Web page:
Our upcoming meeting will be held on Wednesday 24h of October, from 5.30pm. The venue is Lecture Theatre 5 in Appleton Tower (see map below). As usual, the meeting will be open for all to attend, and newcomers / beginners are very welcome!
I am delighted to announce that our first guest speaker this month will be John Mertic, Director for R Consortium on behalf of the Linux Foundation. He will be discussing:
Sustainable Community Investment in Action
A Look at Some of the R Consortium Funded Grant Projects and Working Groups (slides here)
Linux Foundation R Consortium has funded over $500,000 USD to R community members improving the community and technical infrastructure for the benefit of the R ecosystem. In addition, the working groups program has worked to drive discussion and alignment on key areas such as industry adoption, package health, and educational standards. In this talk, we will showcase several of the working groups and funded projects stewarded by R Consortium. This will provide an opportunity for the audience to understand the work being done, and also opportunities on how they could take part.
Our second speaker will be Malte Grosser, co-organiser of Hamburg R (also check out their Meetup here). He will be presenting a package he has created, as well as his advanced R solutions:
The snakecase package (slides here)
During data analysis it’s typical to rename data a lot. Naming patterns like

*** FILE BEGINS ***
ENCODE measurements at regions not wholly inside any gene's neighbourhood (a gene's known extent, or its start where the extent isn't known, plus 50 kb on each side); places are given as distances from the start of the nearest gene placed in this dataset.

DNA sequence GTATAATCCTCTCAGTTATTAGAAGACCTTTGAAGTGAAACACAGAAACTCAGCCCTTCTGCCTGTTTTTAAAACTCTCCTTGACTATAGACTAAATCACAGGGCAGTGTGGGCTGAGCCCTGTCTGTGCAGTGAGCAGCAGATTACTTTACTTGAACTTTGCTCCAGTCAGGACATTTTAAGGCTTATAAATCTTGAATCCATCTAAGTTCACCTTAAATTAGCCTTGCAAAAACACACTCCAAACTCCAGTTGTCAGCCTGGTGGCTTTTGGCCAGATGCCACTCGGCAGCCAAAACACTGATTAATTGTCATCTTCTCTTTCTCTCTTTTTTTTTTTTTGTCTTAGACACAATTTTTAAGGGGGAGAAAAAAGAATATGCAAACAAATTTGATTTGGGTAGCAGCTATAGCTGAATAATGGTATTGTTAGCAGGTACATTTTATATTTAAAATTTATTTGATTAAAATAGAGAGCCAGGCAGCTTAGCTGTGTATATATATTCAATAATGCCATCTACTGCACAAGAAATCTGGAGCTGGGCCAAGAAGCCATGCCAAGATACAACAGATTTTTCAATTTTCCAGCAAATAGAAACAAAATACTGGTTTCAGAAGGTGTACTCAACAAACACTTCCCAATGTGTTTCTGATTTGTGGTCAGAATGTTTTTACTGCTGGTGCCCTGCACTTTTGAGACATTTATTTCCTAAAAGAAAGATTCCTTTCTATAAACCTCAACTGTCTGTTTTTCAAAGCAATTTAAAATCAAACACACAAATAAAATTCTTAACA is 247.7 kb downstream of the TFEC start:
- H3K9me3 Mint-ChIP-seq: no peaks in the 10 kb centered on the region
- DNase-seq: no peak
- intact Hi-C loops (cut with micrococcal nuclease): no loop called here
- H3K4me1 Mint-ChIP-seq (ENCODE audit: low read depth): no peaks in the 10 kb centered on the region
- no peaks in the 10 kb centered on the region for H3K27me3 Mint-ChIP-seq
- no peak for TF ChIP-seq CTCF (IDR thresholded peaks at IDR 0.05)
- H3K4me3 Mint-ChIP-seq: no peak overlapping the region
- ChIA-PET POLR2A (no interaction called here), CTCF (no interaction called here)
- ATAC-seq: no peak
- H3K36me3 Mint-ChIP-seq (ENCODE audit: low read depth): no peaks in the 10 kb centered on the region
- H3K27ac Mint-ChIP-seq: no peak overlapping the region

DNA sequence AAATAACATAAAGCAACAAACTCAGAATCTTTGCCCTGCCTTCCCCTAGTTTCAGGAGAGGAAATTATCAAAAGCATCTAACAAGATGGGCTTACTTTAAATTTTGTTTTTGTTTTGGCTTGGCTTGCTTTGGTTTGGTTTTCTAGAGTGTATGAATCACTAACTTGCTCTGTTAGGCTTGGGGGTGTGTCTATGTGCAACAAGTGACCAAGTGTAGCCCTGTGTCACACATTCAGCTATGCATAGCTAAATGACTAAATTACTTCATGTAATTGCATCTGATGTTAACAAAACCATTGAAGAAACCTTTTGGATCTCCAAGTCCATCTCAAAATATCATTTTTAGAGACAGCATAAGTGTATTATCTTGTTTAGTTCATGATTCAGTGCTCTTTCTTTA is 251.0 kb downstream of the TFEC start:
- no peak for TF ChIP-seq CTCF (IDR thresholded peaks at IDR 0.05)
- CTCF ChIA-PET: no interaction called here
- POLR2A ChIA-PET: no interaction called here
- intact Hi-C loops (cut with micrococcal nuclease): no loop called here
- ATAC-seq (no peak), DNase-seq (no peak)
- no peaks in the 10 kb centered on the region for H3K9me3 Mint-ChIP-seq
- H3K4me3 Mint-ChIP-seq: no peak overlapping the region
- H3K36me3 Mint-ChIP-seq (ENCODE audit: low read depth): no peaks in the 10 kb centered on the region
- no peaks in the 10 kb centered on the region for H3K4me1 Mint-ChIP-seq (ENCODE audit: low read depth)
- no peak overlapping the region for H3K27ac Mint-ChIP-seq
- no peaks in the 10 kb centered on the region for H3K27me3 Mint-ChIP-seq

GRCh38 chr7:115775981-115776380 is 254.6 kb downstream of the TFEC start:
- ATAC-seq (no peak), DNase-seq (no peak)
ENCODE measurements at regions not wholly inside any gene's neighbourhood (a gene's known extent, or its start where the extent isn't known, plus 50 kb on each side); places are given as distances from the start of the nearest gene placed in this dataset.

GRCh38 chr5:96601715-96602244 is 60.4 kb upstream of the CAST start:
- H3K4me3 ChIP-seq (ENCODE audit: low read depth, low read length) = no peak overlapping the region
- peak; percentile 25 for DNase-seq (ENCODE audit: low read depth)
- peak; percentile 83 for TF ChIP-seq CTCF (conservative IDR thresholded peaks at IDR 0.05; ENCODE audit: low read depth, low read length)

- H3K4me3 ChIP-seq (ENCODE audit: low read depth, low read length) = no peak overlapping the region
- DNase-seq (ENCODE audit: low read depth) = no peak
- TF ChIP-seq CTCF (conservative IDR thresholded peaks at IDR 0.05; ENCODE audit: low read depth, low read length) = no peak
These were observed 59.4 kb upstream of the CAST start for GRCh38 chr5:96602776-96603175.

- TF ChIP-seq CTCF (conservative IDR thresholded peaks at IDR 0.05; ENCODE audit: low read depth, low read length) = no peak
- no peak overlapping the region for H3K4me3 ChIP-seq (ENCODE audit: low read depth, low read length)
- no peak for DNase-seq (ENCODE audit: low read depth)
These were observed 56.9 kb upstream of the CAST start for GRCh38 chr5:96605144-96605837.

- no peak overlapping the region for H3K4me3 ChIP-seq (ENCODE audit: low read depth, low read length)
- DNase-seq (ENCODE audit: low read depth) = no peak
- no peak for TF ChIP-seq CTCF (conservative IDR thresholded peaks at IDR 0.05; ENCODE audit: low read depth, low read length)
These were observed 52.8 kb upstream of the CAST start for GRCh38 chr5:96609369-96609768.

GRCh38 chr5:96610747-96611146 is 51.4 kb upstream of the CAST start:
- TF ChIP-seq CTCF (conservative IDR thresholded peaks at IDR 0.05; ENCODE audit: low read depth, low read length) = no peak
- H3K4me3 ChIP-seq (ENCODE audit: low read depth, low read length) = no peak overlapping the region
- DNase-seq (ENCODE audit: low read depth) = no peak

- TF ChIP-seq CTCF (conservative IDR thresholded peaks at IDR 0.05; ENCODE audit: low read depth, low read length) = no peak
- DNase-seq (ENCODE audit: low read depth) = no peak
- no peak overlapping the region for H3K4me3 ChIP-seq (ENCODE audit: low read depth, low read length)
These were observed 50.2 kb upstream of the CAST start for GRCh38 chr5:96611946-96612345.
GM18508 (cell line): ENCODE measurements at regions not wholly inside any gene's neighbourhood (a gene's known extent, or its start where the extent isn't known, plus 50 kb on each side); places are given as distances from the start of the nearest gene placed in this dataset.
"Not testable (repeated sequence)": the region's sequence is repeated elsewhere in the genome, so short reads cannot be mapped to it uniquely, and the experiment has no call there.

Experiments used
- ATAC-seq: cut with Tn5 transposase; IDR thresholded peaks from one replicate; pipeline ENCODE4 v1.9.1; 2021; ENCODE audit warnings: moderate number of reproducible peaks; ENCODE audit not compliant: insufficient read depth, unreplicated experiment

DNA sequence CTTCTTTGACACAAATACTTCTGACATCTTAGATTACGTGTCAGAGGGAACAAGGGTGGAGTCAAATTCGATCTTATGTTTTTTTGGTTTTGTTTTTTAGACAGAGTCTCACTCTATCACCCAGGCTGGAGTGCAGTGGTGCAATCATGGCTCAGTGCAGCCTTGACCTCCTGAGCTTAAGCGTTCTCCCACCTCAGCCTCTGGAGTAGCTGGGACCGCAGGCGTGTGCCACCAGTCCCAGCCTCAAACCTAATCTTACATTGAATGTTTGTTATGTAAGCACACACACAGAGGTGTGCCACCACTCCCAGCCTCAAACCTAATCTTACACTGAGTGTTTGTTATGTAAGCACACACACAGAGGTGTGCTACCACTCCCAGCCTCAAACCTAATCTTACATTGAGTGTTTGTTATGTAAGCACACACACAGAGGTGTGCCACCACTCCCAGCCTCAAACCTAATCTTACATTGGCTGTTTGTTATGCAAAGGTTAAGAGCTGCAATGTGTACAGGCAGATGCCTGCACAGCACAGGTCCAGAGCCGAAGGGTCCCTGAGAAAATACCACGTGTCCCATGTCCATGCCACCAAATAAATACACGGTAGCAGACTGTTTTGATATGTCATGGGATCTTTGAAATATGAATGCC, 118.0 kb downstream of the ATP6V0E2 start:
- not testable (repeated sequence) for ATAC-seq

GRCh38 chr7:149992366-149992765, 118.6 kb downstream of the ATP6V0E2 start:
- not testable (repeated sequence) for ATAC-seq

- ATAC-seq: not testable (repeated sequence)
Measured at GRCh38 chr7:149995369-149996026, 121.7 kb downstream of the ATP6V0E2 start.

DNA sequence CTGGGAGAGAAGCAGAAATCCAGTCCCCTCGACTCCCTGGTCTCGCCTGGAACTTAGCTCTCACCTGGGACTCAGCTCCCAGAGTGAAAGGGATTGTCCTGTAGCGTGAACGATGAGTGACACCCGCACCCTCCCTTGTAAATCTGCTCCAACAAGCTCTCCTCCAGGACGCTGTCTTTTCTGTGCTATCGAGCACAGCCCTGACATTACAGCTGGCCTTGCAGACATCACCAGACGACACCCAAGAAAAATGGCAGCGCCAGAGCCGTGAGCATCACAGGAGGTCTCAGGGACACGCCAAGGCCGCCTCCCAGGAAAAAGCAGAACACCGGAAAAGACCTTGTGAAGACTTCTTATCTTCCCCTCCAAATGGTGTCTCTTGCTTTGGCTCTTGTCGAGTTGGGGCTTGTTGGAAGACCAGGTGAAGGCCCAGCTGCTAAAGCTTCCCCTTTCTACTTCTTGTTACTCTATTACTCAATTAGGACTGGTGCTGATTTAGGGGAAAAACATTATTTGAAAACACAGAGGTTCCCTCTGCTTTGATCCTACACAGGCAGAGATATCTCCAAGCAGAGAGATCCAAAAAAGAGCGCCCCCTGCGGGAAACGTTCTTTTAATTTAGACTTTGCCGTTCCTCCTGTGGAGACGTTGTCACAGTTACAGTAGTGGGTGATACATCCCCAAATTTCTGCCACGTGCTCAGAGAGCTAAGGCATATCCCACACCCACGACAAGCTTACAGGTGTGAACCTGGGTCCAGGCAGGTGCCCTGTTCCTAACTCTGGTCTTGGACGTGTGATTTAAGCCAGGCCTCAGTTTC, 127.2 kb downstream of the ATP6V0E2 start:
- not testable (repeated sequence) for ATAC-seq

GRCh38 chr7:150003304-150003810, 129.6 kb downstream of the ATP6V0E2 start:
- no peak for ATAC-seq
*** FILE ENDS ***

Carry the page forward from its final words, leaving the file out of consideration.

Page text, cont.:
CamelCaseetc. are used in many projects and often naming conventions are among style guides and lists of best practices. The need to standardize or convert object names into different cases appears especially after importing, and before exporting data. However, many other tasks, i.e., creating readable names for visualizations or file paths can be treated similarly. The
snakecasepackage introduces a systematic and intuitive approach to automate case conversion, based upon a consistent design philosophy. In this talk, we will briefly discuss the package and showcase its usage in a short demo.
Advanced R Solutions (slides here)
Working through a complex textbook can be cumbersome and frustrating. Despite a strong motivation to understand the content, one needs a good memory to bear all the details in mind, discipline to stay focused on the content, as well as patience to finish. Solving exercises throughout the textbook can help to practice the concepts learned, get more involved and gain deeper insights. Furthermore, it can help to validate your newly acquired skills and understandings. In this lightning talk, we will briefly discuss our experiences while working through Hadley Wickham’s Advanced R book (Wickham 2014), which provides exercises after most of its chapters. In particular, we will describe the approach to document and monitor our progress via Yihui Xie’s
bookdownpackage (Xie, 2017) to address the issues mentioned above.
For any newcomers, here’s a map of where we’ll be:
See you there!